It’s All About Strategy
Is very important to get strategy right before engaging in wide execution. Most startups execute with discipline and precision but still lose out to larger competitors. What gives? Why are amazing teams with amazing ideas and amazing products failing to achieve mass acceptance in the marketplace? Lackluster performance usually arises as a result of anemic strategies. Bad strategies come about because founders are not thought leaders in the industries in which they are executing, because they lack experience in the critical nuances of the venture, or maybe because they are competing in a new industry that is still ill-defined.
Fighting Like a Lion
The are still not lions but they want to fight like they were. They move oceans and continents to get featured in TechCrunch. Rise to the top of Hacker News and dominate the TwitterSphere with the hashtag #StartupXRules. But StartupX barely has a working v1.0 product that doesn’t scale and employees are working around the clock “scaling” the venture. Even the servers realize you don’t know what you’re doing. That’s why they crash every three hours. SuperCorporation X is hiring you team, one by one, all of them. Another Clojure developer left. But they don’t use Clojure! What do they want him for!
But There’s a Better Way
Have you ever thought that you might be making just a little too much noise? I get it, you want to feel like Steve Jobs introducing the iPod but, let me break it down for the uninitiated: You’re working but you ain’t Jobs. You’re cooking but you ain’t Foreman. Startup X is not a lion but a caiman. On its best day, your startup is probably a black caiman. And there’s no shame in that.
Your startup has teeth, big teeth. You’ve raised a million or two. You have three Stanford engineers on your team. You have two patents and a handful of trade secrets. Sure, you can put up a fight. You’ve crushed Startup A, B and C. Your logo is scientifically better. But this time is different, because SuperCorporation X wants a piece of your business and you want to play the same game. That good ol’ game we call innovation. Luckily you’re arrived in a timely fashion to this blog and will discover one of the most guarded secrets of Jedi masters: fighting like a black caiman.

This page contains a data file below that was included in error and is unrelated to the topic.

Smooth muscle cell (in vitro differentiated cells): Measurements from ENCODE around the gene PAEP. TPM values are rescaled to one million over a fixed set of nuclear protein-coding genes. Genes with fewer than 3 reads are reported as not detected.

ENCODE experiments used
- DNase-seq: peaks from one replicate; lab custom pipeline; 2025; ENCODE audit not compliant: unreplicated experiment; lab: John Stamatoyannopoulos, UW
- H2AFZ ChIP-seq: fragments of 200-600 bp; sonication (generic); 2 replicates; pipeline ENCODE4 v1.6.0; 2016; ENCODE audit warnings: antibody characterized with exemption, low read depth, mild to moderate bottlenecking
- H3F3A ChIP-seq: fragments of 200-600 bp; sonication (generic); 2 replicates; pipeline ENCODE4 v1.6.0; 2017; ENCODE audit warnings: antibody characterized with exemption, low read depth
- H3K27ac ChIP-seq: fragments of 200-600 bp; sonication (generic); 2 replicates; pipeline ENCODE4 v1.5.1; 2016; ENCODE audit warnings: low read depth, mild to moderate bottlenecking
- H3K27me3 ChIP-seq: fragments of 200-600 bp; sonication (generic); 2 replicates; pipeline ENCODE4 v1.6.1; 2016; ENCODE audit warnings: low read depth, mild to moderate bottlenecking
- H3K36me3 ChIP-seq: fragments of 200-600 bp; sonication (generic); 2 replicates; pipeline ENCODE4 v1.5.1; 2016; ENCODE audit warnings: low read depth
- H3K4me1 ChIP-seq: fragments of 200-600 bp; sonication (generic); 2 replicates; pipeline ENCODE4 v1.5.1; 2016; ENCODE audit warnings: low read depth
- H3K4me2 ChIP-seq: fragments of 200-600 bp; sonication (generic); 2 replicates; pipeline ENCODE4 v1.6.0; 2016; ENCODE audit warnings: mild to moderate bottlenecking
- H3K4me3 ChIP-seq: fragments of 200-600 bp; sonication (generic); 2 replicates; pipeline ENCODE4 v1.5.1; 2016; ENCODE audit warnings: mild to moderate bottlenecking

Black caimans are fearsome predators; they can reach 6 meters in length, they can weigh up to half a ton, and they are extremely fast in aquatic environments. They have between 70 to 80 teeth. Black caimans have been known to eat anacondas for desert.
The black caiman is a crocodilian. It is a carnivorous reptile that lives along slow-moving rivers and lakes, in the seasonally flooded savannas of the Amazon basin, and in other freshwater habitats in South America. The black caiman has a bony ridge over red eyes, and black, scaly skin. The skin coloration helps with camouflage during its nocturnal hunts, but may also help absorb heat.
We’re talking about a deadly animal that is perfectly adapted to its environment. We’re talking about a predator that attack in one way and one way only. We’re talking about a startup. A business that has developed one major weapon of mass market domination, a team that has achieved market fit, a super hero maybe, but one closer to the Flash than to Superman. How then, can the black caiman defeat lions, anacondas, even people!? How then, could your startup defeat global corporations and claim its territory?
The Black Caiman Attack
Step 1: Bite and poison
Injuries caused by caimans have a similar clinical profile to those of sharks due to the potentially large wounds, blood loss, and secondary bacterial infections.
Your startup should bite and poison bigger competitors. You don’t want to produce a better app or even capture more customers that SuperCorporation X! You just want to bite them, you want to provide functionality Z which is better, in every way than anything they could make. But this is a special piece of code. Is the particular functionality that, if implemented would send SuperCorporation X right to the gates of hell.
And you should keep building. Keep shipping the stuff that your users want, but prioritize the things your biggest competitors can’t or won’t ship. The corporation has three choices: they can become indifferent, copy your stuff or try to acquire you. In either case they’re swimming in your waters, pinned to your strategy.
The Art of the Black Caiman’s Bite